This ratio of priors is the starting point mentioned above, and the problem is, how should it be assessed? The risk is that individual jurors might choose different starting points and indeed may choose any position between the alternatives mentioned above. This is why sufficient evidence needs to be given to establish the prior probabilities.

People who think that the priors should be P’(G) = P’(NG) = 0.5 have the advantage of being able, without error of logic, to say that P(E|G) = P(G|E) and that P(E|NG) = P(NG|E). This is because, for them, the priors are 1. Using Bayes’ formula reveals that to find the defendant guilty, a person who starts by understanding the priors to mean P’(G) = P’(NG) = 0.5 will only need the evidence in the case to be about 50 times more likely to have been obtained if the defendant is guilty than if the defendant is innocent.

But a person who understands the priors to mean P’(G) = 0.02 and P’(NG) = 0.98, will, to find the defendant guilty, require the evidence to be about 2400 times more likely to have been obtained if the defendant is guilty than if the defendant is innocent. Leaving the assessment of the priors to individual jurors has obvious dangers.

In a civil case, for example an action for compensation for wrongful conviction, the ultimate issue must be proved to a probability of at least just over 0.5. Again, the level of proof required of the evidence depends on the priors. In civil cases it is especially tempting to think that priors of 0.5 each way is fair. To succeed in a claim for compensation the former defendant (now, plaintiff) would have to prove that the evidence in the criminal trial was slightly more likely to have been obtained if the defendant had been innocent than it was to have been obtained if the defendant had been guilty. But it still may be objected that the prior assumption of a probability of guilt of 0.5 is too high and that the probability attaching to a randomly chosen person should be used.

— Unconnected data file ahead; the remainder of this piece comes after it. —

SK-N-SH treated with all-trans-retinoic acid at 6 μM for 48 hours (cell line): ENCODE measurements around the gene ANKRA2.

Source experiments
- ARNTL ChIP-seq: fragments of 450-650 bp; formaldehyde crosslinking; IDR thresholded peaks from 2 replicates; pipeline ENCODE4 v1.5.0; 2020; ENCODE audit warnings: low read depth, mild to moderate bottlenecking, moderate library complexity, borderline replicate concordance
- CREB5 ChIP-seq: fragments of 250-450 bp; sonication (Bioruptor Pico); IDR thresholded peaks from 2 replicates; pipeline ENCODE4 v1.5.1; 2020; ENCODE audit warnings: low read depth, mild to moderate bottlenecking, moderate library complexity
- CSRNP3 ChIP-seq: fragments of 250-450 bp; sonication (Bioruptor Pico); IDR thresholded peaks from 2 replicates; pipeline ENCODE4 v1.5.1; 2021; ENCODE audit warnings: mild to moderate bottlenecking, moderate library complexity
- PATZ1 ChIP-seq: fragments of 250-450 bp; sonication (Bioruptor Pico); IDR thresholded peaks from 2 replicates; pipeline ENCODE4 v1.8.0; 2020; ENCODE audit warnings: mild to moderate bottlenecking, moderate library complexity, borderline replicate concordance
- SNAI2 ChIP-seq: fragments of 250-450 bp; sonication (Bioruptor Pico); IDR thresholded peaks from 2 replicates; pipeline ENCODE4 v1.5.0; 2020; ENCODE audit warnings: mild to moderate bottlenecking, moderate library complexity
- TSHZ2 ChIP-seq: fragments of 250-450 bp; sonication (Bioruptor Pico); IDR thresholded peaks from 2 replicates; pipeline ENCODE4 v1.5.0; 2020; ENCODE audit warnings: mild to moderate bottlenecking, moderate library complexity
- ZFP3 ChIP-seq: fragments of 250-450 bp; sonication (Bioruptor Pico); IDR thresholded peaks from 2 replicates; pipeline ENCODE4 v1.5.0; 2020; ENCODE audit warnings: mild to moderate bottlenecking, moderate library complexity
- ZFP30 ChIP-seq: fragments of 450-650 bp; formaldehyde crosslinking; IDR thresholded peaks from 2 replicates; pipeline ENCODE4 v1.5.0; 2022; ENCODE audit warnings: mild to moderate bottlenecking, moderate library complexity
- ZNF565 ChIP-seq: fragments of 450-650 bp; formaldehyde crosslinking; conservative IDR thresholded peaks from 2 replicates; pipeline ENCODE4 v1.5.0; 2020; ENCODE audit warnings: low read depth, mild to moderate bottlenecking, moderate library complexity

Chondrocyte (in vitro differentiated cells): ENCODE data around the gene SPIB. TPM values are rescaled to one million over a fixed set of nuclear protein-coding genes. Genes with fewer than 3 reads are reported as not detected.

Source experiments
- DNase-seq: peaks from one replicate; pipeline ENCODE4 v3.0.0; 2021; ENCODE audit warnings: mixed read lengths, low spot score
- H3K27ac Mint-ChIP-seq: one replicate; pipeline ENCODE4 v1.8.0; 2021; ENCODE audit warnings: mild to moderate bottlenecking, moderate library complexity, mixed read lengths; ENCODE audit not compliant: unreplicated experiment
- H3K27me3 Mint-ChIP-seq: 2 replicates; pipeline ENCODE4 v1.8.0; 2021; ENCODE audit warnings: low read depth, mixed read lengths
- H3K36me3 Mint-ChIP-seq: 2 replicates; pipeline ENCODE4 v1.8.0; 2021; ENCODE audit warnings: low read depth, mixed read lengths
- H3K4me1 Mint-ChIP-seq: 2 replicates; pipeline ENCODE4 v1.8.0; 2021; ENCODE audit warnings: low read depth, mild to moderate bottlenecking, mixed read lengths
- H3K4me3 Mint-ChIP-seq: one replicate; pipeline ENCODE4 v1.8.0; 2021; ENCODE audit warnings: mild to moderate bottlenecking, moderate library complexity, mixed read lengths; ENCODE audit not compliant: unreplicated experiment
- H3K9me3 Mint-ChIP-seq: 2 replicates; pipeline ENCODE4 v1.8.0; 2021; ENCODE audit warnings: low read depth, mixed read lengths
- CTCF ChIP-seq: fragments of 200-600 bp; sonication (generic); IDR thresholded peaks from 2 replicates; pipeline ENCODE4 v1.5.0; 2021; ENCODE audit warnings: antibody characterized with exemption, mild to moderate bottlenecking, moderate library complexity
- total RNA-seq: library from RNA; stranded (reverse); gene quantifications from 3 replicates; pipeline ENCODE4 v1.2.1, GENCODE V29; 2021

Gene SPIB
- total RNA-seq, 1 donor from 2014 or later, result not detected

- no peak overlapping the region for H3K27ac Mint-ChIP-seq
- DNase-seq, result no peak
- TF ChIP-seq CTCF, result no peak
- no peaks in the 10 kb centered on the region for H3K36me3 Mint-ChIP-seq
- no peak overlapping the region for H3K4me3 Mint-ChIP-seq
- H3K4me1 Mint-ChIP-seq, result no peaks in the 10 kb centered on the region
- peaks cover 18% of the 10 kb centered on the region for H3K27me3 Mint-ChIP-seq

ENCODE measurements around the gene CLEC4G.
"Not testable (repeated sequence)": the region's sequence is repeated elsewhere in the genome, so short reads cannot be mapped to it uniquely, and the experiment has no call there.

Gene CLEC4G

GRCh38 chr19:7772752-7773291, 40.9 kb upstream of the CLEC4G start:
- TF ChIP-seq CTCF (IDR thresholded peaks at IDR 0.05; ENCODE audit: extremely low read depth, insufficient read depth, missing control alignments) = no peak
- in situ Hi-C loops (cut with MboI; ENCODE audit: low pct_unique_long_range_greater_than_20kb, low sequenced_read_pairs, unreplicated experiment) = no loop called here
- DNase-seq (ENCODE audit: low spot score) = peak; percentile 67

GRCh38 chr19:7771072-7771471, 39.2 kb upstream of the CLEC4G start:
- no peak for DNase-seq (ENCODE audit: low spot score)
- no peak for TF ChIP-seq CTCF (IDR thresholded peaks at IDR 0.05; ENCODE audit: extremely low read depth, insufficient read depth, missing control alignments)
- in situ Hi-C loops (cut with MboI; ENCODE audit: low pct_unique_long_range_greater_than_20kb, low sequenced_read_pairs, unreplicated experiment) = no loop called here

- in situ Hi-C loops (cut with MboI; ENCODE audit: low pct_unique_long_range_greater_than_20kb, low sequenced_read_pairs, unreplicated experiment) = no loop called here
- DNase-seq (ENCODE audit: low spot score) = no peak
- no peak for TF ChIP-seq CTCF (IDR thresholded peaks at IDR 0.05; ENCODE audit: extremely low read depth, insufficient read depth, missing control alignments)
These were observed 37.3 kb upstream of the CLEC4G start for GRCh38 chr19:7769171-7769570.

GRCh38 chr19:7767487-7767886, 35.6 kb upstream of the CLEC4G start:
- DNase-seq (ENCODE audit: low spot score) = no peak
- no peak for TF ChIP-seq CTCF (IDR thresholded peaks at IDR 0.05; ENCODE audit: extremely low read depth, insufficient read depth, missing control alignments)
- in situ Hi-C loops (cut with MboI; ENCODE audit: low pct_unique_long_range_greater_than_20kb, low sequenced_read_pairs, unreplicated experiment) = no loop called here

So a person who has been found not guilty, even on the assumption that the priors are 0.5 each way, may nevertheless fail to obtain compensation: this is because, although the evidence was less that 50 times more likely to have been found if the defendant was guilty than it was to have been found if the defendant was innocent, it may have still been more likely to have been found if the defendant was guilty than if the defendant was innocent.

The point is that to make presuppositions about the defendant’s guilt or innocence legitimate, those probabilities must be assessed from evidence given at trial.

It is appropriate to ask whether assessment of evidence outside a trial context should attract the same logic. For example, does the logic apply to assessing the sufficiency of evidence to meet a requirement of reasonable grounds to suspect that evidence will be found in a search? As may be illustrated by the case I discussed here on 31 July 2017, some judges might think it does, some that it doesn’t. Judicial explanations do not go far enough for us to be sure.